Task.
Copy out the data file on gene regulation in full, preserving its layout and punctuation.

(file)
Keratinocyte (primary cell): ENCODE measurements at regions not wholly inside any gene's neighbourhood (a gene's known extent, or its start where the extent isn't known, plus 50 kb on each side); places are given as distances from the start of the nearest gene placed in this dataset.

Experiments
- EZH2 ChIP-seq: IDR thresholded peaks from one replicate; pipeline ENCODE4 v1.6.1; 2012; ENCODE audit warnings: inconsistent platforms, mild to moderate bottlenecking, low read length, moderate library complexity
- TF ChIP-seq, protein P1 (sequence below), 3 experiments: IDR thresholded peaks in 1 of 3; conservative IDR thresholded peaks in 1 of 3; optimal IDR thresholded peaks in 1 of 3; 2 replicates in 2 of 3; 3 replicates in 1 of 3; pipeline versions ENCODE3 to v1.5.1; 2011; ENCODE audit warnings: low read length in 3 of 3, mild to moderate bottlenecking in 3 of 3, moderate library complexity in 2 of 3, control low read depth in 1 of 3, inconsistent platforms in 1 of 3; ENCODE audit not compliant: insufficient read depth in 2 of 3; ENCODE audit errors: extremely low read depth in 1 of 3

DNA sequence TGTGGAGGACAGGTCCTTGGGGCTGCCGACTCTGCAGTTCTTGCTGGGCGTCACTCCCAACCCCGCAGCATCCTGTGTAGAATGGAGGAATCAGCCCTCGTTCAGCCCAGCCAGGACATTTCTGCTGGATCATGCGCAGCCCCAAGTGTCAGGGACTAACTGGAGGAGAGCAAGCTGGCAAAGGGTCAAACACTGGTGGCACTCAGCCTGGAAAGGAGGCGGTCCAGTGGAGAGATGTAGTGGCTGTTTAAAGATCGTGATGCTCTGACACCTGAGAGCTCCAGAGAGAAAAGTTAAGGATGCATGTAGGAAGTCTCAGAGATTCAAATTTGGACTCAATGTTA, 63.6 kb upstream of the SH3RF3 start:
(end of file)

Keratinocyte (primary cell): ENCODE measurements at regions not wholly inside any gene's neighbourhood (a gene's known extent, or its start where the extent isn't known, plus 50 kb on each side); places are given as distances from the start of the nearest gene placed in this dataset.

Experiments
- EZH2 ChIP-seq: IDR thresholded peaks from one replicate; pipeline ENCODE4 v1.6.1; 2012; ENCODE audit warnings: inconsistent platforms, mild to moderate bottlenecking, low read length, moderate library complexity
- TF ChIP-seq, protein P1 (sequence below), 3 experiments: IDR thresholded peaks in 1 of 3; conservative IDR thresholded peaks in 1 of 3; optimal IDR thresholded peaks in 1 of 3; 2 replicates in 2 of 3; 3 replicates in 1 of 3; pipeline versions ENCODE3 to v1.5.1; 2011; ENCODE audit warnings: low read length in 3 of 3, mild to moderate bottlenecking in 3 of 3, moderate library complexity in 2 of 3, control low read depth in 1 of 3, inconsistent platforms in 1 of 3; ENCODE audit not compliant: insufficient read depth in 2 of 3; ENCODE audit errors: extremely low read depth in 1 of 3

DNA sequence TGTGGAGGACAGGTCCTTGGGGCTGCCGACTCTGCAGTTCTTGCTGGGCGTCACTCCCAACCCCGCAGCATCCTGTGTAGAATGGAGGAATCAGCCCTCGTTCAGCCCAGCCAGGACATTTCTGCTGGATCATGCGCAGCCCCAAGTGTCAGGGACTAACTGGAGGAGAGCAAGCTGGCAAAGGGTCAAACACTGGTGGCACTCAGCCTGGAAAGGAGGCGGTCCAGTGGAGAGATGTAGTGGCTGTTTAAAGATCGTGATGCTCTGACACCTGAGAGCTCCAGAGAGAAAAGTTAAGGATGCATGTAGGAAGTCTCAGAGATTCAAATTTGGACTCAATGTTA, 63.6 kb upstream of the SH3RF3 start: